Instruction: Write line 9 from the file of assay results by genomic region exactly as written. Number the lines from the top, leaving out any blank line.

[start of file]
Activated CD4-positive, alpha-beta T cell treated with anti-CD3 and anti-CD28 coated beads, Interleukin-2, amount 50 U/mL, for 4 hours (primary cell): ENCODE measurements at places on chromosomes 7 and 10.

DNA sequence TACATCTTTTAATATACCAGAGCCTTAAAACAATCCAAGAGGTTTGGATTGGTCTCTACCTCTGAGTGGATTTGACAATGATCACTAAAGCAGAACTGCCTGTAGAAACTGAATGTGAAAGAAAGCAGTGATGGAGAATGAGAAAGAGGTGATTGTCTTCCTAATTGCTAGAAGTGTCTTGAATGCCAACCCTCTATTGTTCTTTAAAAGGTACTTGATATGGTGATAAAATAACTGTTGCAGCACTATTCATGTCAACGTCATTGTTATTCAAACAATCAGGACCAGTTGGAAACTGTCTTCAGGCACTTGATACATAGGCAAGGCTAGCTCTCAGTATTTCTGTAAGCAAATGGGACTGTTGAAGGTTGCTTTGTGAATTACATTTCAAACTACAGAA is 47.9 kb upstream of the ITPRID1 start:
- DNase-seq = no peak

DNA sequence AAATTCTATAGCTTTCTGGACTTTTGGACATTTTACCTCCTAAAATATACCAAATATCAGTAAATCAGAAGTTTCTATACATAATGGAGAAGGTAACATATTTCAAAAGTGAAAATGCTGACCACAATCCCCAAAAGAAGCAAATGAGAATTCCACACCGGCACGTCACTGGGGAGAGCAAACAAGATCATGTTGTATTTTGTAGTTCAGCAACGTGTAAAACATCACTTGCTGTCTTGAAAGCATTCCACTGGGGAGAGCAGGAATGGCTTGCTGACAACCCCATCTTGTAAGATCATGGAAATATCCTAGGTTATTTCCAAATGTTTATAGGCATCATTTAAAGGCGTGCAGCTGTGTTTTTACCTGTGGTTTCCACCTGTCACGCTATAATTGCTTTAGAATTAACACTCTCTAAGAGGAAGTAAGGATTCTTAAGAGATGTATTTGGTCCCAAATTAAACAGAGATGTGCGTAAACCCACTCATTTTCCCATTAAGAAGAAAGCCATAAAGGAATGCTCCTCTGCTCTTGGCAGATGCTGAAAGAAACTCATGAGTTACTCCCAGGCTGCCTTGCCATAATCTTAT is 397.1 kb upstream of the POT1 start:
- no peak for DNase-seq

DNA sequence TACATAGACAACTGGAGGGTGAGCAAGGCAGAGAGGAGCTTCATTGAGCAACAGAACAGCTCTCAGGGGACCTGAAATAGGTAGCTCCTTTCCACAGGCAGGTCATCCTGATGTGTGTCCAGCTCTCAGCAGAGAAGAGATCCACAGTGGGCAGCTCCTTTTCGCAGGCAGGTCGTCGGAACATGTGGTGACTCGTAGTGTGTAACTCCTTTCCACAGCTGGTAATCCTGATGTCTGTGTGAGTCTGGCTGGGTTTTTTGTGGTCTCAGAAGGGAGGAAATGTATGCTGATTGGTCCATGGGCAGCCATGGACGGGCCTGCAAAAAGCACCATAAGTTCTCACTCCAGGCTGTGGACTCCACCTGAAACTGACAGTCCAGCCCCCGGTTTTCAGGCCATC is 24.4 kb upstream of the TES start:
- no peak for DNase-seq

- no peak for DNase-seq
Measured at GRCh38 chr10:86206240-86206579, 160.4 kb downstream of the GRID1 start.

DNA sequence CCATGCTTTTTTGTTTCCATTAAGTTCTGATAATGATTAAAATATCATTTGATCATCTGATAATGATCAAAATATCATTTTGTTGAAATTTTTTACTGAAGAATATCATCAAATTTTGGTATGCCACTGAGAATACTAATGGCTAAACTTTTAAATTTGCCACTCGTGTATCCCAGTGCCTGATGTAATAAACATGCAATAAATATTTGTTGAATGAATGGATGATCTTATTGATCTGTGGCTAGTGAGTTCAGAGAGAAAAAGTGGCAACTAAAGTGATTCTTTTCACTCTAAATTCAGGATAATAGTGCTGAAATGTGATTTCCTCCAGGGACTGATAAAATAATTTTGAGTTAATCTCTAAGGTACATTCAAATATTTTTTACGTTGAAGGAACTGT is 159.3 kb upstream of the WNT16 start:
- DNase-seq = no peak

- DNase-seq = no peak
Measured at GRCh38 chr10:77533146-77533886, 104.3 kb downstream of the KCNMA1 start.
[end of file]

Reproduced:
Measured at GRCh38 chr10:86206240-86206579, 160.4 kb downstream of the GRID1 start.